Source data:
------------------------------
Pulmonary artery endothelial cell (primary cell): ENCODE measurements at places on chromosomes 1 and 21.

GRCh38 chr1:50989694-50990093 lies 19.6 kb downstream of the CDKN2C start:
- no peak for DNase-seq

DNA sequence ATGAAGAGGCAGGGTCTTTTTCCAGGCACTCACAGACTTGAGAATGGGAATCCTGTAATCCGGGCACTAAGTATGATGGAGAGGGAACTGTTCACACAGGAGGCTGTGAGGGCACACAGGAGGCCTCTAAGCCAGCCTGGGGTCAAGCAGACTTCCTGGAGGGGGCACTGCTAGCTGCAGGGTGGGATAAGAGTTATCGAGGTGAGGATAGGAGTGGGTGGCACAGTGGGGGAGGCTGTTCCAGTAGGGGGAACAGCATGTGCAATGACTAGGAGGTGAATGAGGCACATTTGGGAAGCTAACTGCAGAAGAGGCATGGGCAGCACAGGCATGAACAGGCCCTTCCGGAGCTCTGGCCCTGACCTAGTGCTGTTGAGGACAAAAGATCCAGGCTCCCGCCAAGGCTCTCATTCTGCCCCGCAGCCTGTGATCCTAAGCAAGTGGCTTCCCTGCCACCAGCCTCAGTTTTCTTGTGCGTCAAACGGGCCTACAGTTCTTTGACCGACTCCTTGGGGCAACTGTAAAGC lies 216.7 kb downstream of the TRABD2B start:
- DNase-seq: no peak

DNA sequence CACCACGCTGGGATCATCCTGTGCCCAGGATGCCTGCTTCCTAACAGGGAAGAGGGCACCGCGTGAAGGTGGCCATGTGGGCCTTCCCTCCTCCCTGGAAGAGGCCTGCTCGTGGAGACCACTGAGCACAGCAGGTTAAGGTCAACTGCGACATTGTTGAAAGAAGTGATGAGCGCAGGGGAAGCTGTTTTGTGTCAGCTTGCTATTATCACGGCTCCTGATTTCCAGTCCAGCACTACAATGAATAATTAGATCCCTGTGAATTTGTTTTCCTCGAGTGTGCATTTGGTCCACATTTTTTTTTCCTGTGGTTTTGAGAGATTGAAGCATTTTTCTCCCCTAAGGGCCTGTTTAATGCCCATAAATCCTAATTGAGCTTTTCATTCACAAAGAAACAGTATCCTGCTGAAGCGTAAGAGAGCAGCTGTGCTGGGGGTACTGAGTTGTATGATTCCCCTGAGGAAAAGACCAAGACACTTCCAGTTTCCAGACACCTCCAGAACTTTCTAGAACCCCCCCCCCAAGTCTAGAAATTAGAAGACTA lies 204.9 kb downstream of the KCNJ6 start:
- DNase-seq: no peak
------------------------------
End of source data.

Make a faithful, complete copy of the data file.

Pulmonary artery endothelial cell (primary cell): ENCODE measurements at places on chromosomes 1 and 21.

GRCh38 chr1:50989694-50990093 lies 19.6 kb downstream of the CDKN2C start:
- no peak for DNase-seq

DNA sequence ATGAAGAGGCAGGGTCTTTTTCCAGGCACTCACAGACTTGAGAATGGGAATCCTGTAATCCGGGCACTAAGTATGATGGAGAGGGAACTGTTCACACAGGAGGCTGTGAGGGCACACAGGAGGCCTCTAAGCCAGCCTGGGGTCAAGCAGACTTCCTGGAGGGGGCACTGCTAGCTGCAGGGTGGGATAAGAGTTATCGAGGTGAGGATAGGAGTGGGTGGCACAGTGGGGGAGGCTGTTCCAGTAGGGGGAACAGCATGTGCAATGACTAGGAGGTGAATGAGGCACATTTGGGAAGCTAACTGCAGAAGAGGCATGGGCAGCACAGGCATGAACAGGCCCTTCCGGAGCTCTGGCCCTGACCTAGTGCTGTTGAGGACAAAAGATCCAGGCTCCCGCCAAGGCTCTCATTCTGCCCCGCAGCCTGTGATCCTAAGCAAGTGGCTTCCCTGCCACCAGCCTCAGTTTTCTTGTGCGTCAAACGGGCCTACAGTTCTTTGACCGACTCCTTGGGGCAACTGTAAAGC lies 216.7 kb downstream of the TRABD2B start:
- DNase-seq: no peak

DNA sequence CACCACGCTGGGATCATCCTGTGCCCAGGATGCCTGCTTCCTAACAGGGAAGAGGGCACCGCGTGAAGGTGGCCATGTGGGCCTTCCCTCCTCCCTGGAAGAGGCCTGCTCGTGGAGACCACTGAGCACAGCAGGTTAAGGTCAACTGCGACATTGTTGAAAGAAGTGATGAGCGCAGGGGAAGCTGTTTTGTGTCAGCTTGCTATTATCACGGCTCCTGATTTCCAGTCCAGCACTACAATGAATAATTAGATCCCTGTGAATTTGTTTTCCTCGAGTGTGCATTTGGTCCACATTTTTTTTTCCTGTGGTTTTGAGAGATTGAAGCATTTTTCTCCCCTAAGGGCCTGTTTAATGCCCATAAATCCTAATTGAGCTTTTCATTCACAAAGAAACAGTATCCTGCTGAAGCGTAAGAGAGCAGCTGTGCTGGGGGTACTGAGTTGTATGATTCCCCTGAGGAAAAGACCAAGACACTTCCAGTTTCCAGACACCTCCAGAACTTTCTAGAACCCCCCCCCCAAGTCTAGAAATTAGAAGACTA lies 204.9 kb downstream of the KCNJ6 start:
- DNase-seq: no peak